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As Chalara ash dieback disease caused by the fungal pathogen Hymenoscyphus fraxineus invades Britain, the aim of this research is to gain a better understanding of the pathogen in terms of its behaviour, genetics and interaction with the native H. albidus.
The initial objectives of this research are to:
Two species of Hymenoscyphus have become well know in Britain since the arrival of ash dieback. The recently arrived damaging pathogen of European ash (Fraxinus excelsior) H. fraxineus is an out-crossing species of Ascomycete fungus that is native to East Asia. The almost identical looking, H. albidus is an often-overlooked native species that is also associated with European ash, with the earliest record in Britain dating back to 1876. It is inbreeding and its association with ash has little or no impact on tree health. Both fungi infect healthy leaves of ash during summer and fruit on the remains of the fallen leaves the following year, producing sexually produced spores which are dispersed aerially.
Our work has shown that the ash dieback pathogen, H. fraxineus, has a somatic self–nonself recognition or vegetative compatibility ‘vc’ system, that is readily expressed in culture. It is the equivalent of a tissue-rejection system in humans and enables some fungi to distinguish between self and non-self genotypes in culture and nature. For H. fraxineus, the vc reactions appears as gaps or pigmented lines when individuals are paired in culture. Similar reactions are seen in naturally infected ash leaves indicating this recognition process also takes place in nature. Even at the start of the epidemic, almost every individual of H. fraxineus that we tested was a unique vc-type suggesting high genetic diversity even at local population levels which is probably sustained through sexual reproduction and recombination of v-c genes.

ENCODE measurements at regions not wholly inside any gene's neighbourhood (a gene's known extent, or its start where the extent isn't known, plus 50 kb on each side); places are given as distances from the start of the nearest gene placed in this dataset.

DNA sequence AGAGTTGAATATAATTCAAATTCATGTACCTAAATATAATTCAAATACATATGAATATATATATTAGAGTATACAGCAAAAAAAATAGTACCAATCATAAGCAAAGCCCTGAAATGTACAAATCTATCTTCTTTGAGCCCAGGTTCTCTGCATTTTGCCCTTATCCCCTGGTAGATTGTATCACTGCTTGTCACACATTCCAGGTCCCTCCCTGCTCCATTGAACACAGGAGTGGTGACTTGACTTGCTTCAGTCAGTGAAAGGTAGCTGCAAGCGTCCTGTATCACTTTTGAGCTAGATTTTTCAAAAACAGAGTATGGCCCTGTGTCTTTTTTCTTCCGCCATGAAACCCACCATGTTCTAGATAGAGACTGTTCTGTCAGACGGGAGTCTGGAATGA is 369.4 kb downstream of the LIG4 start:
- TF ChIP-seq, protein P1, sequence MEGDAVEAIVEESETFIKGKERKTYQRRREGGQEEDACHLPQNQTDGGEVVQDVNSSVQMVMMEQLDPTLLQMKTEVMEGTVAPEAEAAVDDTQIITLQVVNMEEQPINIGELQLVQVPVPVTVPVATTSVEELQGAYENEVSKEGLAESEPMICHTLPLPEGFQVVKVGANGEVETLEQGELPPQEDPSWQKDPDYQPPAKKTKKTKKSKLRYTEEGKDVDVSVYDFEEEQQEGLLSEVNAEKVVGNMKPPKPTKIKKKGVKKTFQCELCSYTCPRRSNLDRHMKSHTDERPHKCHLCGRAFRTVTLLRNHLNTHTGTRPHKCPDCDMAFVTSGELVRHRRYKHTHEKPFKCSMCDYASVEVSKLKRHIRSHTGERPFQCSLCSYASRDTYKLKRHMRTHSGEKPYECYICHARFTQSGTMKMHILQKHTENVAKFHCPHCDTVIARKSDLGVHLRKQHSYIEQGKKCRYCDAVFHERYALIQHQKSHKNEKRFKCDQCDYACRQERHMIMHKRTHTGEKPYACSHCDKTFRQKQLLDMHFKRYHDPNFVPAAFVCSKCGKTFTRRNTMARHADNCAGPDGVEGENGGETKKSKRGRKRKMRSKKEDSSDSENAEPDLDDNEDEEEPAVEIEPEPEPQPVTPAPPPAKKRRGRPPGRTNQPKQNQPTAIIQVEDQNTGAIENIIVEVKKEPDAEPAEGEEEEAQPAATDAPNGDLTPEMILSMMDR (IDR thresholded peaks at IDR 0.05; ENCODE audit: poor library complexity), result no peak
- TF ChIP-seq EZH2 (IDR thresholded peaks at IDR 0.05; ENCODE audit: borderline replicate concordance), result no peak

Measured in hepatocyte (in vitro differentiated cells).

Hymenoscyphus albidus also has a similar ‘vc’ system, and again each individual that was tested was a unique vc-type. However, we also discovered that across eight sites in southern Britain where previously only H. albidus had been present, the invading H. fraxineus appeared to replace H. albidus and made it difficult to detect fruit bodies of the latter. It has been suggested that habitat invasion by H. fraxineus may lead to the extinction of H. albidus across Europe.
Completed. The project started in April 2013 and was completed in 2019.
This research project was funded by the Forestry Commission Advice and scientific support for tree health programme and undertaken in partnership with Forestry Commission England Plant Health.
This research underpins the evidence base for the delivery of healthy and resilient forests and wider ecosystems which is part of the Tree Health and Plant Biosecurity Action Plan.
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